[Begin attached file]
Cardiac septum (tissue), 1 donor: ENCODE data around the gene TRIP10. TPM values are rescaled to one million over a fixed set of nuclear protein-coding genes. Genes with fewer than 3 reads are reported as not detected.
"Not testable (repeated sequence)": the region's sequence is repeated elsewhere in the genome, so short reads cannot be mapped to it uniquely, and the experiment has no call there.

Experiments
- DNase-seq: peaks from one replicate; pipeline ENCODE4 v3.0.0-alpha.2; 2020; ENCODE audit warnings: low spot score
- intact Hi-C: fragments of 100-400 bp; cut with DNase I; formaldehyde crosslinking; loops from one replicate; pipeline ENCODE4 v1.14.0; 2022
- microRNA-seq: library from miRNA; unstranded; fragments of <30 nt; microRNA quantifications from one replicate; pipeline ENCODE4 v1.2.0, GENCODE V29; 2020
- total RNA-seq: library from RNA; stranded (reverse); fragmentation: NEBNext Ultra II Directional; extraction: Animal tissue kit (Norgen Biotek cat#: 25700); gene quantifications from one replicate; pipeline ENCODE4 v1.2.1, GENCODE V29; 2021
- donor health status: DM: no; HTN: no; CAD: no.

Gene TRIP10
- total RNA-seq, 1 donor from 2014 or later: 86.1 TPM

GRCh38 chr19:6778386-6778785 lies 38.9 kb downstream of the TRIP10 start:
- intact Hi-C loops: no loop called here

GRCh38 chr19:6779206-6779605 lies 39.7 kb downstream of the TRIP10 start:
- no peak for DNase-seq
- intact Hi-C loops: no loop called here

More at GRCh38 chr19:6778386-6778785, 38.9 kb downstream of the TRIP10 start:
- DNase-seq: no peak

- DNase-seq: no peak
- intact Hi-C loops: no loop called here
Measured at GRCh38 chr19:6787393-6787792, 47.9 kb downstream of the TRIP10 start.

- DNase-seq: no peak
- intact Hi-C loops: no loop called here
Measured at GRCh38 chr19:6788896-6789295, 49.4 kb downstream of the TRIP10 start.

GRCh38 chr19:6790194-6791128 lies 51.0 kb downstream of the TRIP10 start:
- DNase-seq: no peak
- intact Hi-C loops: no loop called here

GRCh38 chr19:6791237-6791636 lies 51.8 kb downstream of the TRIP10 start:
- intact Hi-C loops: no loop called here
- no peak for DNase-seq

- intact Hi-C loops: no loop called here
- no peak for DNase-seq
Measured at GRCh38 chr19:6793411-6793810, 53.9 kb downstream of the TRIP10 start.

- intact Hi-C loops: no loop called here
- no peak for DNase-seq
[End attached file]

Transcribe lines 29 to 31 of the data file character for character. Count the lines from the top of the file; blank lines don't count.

- no peak for DNase-seq

- intact Hi-C loops: no loop called here
- no peak for DNase-seq